Monthly Archives: August 2009

A Cidade Maravilhosa

I will be in Brazil for the next 10 days: here and here. Vacation, but perhaps with a few stories to follow.

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Paging Dr. Foot

“N-n-n-n-numbers!” shouted Buck James over the microphone. James, the nickname of 52-year-old Bill Claiborne, a longtime Philadelphia basketball luminary, calls the games of the Rankin-Anderson summer basketball league, and on this night a few weeks ago he had decided to call three-pointers “numbers.” The explanation, even then, half escaped me.

I met Buck James in the course of chronicling summer basketball in Philadelphia for a recent New York Times article. James was not the focus of my article – that would be the league’s commissioner, Dave Scheiner, aka Dr. Foot, a retired podiatrist. I was blown away by how much basketball means to people there. James was one of many people who regaled me with stories of old, but not forgotten, leagues, playgrounds and players. The game has a long and rich history in Philadelphia, and the newest addition to that history is the Rankin-Anderson league. Scheiner and James, as proprietors of the old guard of Philadelphia basketball, carry that tradition into this league, rendering it a colorful mix of new and old.

The league is the most popular draw in a city where basketball, especially summer basketball, is a religion. The summer tradition began in Philadelphia – the Charles Baker League, founded in 1960, was the first Pro-Am league of its kind in the country. I can confidently say that Philly remains unique in its grand obsession with basketball. Like any religion, it has its prophets, fables, and religious scenes. Those scenes are playground courts like B and Wyoming, 16th and Susquehanna, 25th and Diamond. One of the city game’s prophets is Dr. Foot.

My article on Dr. Foot and his role in Philadelphia basketball (with several assists from Buck James, a great storyteller) ran on Friday. The Times had a neat bumper for the story in the upper-right corner of B1 (the Business & Sports section that day): “Paging Dr. Foot.”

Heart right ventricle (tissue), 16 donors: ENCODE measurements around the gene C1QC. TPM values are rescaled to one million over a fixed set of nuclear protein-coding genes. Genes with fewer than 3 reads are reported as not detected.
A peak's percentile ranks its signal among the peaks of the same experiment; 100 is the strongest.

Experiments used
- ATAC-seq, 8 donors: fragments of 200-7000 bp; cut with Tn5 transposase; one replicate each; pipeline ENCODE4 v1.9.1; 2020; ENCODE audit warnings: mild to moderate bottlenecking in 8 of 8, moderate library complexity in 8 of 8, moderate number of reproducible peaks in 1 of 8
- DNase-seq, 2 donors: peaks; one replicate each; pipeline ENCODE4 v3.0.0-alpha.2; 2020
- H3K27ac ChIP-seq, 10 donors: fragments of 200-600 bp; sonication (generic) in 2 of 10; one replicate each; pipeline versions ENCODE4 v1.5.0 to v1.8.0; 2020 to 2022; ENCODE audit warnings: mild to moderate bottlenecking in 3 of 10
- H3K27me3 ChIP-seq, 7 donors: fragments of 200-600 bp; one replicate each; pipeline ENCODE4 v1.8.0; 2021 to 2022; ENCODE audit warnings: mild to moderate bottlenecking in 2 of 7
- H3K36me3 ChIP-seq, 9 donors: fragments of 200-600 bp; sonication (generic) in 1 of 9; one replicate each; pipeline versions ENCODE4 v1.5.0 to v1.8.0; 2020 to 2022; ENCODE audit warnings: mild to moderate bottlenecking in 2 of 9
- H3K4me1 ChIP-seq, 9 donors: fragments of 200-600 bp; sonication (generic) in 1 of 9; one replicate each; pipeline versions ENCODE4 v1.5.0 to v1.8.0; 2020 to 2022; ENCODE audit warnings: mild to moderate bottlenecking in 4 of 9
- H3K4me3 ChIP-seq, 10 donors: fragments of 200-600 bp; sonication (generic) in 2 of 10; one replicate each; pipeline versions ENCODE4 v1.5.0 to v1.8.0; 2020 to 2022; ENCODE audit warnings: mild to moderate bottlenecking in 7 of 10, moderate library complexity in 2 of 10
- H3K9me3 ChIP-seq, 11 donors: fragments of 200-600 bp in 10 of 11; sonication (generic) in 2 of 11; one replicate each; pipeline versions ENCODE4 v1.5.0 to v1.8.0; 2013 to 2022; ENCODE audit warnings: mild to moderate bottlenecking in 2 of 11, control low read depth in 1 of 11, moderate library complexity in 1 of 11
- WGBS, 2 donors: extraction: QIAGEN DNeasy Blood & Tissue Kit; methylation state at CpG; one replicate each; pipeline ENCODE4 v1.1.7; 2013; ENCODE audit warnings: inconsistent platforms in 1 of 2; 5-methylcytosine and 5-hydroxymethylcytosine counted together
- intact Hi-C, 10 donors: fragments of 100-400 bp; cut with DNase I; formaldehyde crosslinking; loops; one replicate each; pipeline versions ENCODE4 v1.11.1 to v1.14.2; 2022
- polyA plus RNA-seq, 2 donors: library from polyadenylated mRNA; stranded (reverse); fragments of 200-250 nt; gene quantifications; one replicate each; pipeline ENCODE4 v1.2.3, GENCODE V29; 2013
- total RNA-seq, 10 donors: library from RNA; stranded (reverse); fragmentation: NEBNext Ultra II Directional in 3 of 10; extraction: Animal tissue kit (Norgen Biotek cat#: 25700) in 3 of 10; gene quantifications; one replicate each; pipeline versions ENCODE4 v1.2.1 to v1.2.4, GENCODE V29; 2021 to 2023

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The Snuggies

Sailors Snug Harbor in Staten Island is one of the best escapes in New York City. Over the July 4th weekend, I went there with my brother and a friend on a breathtakingly beautiful day. The Staten Island ferry shuttled us from lower Manhattan, and from there it was a short bus ride to this national historic landmark (the first such ones in New York).

Snug Harbor was once a retirement community for “aged, decrepit and worn-out” seamen, as several structures indicate. The retirees came to be called the Snuggies. It was founded by the 1801 bequest of New York City tycoon Captain Robert Richard Randall, who left his country estate and expensive Manhattan property for the purpose of building an institution to care for worn-out seamen. When it was finally opened in 1833 on the north shore of Staten Island, it was the first home for retired merchant seamen in the United States. The home began with a single building – Building C – which is now the center of a row of five Greek Revival buildings that are arguably the finest examples of such architecture in the country.

Building C: the first building at Snug Harbor

Building C: the first building at Snug Harbor

Another Greek Revival building in the row of five

Another Greek Revival building in the row of five

Such buildings as a playhouse, music hall, church, and chapel were added throughout the 19th century. At its peak, about 1,000 retired sailors lived at Snug Harbor in the late 19th century. It was one of the biggest charities in the city. These must have been fine times. By the mid-1950s, less than 200 residents remained, and, in the 1960s, the last of the Snuggies were relocated to Sea Level, North Carolina.

The New Yorker‘s Paul Goldberger, then of the New York Times, wrote in 1987, “Snug Harbor has something of the feel of a campus, something of the feel of a small-town square. Indeed, these rows of classical temples, set side-by-side with tiny connecting structures recessed behind the grand facades, are initially perplexing because they fit into no pattern we recognize – they are lined up as if on a street, yet they are set in the landscape of a park. They seem at once to embrace the 19th-century tradition of picturesque design and, by virtue of their rigid linear order, to reject it.”

Behind the original Greek Revival buildings is a labyrinthe of passageways to other buildings

Behind the Greek Revival buildings is a labyrinthe of passageways to other buildings

Today, the 83 slightly rolling acres are perfectly manicured and peaceful. The bustle of New York feels like a world away. And obviously that was the point. The day I was there few people were on the grounds. Besides the historical buildings, there are now botanical gardens, museums, art centers. These are not free, but I was content to wander around. A place like this – where I needn’t spend a dime to get there – kindly reminded me of some of the places New York still offers, if only one looks closely.

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